Today, EUMETSAT and DLR signed a cooperation agreement for the development of the METimage instrument to be flown on three successive Metop-SG A satellites of the EUMETSAT Polar System Second Generation in the 2021-2042 timeframe.
Tuesday, 20 September 2016
Today, EUMETSAT’s Director-General, Alain Ratier, and Dr. Gerd Gruppe, Director of Space Administration at Deutsches Zentrum für Luft- und Raumfahrt (DLR), signed a cooperation agreement for the development of the METimage instrument to be flown on three successive Metop-SG A satellites of the EUMETSAT Polar System Second Generation (EPS-SG) in the 2021-2042 timeframe.
The agreement ensures the inclusion of the visible infrared imaging radiometer, METimage, as part of the payload of the Metop-SG A1, A2 and A3 satellites. The METimage advanced radiometer will provide moderate-resolution optical imaging of clouds, aerosols, and surface variables, in 20 spectral channels, benefitting applications such as Numerical Weather Prediction (NWP), Nowcasting at high latitudes, Oceanography, Climate monitoring, Hydrology and land monitoring.
Under the agreement, DLR will develop the first METimage flight model and data processing algorithms, procure recurrent instruments on behalf of EUMETSAT and provide support to operations.
EUMETSAT will fund 30% of the development costs for the METimage system and the full costs of recurrent instruments. Also, EUMETSAT will operate the METimage instruments as part of EPS SG throughout its entire lifetime and cover the related costs.
EUMETSAT’s Director-General, Alain Ratier said, “The EPS-SG system requires a suite of advanced imaging and sounding instruments to be, as EPS today, the most important source of satellite observations for numerical weather forecasts. This includes METimage and I am very pleased that we have now secured the development of this essential instrument with the signature of this agreement with DLR”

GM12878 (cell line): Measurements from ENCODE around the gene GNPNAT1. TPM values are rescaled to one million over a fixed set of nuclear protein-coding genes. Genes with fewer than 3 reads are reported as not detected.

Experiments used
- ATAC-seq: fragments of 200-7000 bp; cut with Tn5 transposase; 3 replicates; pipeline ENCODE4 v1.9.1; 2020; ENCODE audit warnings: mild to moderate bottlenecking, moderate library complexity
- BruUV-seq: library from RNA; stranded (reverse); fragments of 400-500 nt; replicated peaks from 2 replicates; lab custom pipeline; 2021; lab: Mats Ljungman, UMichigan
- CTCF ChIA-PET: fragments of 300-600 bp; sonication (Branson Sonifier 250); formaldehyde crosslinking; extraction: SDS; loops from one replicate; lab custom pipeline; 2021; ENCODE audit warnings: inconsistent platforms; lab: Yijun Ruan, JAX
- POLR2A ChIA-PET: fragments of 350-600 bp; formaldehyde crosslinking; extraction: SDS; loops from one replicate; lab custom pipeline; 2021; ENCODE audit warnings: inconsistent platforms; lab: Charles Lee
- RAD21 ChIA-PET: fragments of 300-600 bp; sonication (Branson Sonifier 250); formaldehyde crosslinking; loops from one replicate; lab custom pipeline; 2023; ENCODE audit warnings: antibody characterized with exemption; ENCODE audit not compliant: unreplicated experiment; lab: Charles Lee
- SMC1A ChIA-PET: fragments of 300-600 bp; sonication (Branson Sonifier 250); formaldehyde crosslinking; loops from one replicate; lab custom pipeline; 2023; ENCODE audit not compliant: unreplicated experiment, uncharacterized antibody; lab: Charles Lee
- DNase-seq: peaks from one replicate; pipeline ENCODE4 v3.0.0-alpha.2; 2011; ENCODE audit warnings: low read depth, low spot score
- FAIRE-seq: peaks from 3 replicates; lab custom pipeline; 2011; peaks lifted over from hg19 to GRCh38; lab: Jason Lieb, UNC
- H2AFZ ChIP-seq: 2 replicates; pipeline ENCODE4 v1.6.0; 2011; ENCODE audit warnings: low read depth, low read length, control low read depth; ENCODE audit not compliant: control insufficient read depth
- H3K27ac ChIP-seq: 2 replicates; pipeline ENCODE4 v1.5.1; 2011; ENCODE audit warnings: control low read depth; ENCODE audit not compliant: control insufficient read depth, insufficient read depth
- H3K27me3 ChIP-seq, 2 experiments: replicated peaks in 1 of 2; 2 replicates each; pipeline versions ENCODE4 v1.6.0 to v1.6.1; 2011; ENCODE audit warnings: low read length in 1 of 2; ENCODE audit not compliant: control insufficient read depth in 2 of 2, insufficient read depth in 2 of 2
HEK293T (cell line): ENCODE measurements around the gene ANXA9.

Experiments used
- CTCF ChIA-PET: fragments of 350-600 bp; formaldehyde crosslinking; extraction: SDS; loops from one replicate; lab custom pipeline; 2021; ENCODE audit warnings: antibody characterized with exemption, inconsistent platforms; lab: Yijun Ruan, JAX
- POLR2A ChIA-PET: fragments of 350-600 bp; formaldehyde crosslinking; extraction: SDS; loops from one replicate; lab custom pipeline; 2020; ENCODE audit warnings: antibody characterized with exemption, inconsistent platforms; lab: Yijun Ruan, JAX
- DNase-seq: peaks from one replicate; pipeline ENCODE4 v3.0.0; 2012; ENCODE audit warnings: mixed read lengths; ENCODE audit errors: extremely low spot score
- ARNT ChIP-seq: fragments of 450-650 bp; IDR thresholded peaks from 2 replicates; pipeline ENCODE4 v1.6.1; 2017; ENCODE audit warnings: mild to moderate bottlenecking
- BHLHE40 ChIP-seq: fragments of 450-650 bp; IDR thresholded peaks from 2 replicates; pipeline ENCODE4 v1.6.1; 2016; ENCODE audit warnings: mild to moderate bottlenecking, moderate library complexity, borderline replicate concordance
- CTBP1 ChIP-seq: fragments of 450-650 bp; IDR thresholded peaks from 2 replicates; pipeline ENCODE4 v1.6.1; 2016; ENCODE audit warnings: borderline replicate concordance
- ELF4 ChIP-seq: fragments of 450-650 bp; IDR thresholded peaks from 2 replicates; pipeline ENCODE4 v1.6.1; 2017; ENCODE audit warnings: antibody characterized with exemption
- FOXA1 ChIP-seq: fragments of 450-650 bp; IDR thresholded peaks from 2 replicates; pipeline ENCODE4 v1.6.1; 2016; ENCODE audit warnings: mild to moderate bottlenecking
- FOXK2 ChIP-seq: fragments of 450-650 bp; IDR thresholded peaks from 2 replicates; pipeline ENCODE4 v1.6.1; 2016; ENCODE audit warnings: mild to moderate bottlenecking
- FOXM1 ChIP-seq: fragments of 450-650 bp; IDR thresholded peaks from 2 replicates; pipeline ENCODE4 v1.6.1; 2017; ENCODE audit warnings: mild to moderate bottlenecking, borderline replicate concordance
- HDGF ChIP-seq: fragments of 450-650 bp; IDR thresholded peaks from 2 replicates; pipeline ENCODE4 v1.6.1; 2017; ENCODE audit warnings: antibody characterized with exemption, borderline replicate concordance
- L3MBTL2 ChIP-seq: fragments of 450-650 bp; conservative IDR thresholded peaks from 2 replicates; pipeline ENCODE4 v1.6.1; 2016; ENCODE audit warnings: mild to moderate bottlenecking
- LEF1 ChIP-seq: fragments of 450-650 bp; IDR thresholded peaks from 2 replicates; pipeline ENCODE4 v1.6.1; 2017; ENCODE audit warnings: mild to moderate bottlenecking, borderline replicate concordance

The European Organisation for the Exploitation of Meteorological Satellites is an intergovernmental organisation based in Darmstadt, Germany, currently with 30 Member States (Austria, Belgium, Bulgaria, Croatia, Czech Republic, Denmark, Estonia, Finland, France, Germany, Greece, Hungary, Iceland, Ireland, Italy, Latvia, Lithuania, Luxembourg, the Netherlands, Norway, Poland, Portugal, Romania, Slovakia, Slovenia, Spain, Sweden, Switzerland, Turkey and the United Kingdom) and one Cooperating State (Serbia).
EUMETSAT operates the geostationary satellites Meteosat -9, -10 and -11 over Europe and Africa, and Meteosat-7 over the Indian Ocean. Meteosat-8 is currently being relocated to 41.5°E for extended operations over the Indian Ocean. Dissemination of its image data will start on 4 October 2016.
The data and products from EUMETSAT’s satellites are vital to weather forecasting and make a significant contribution to the monitoring of environment and climate change.
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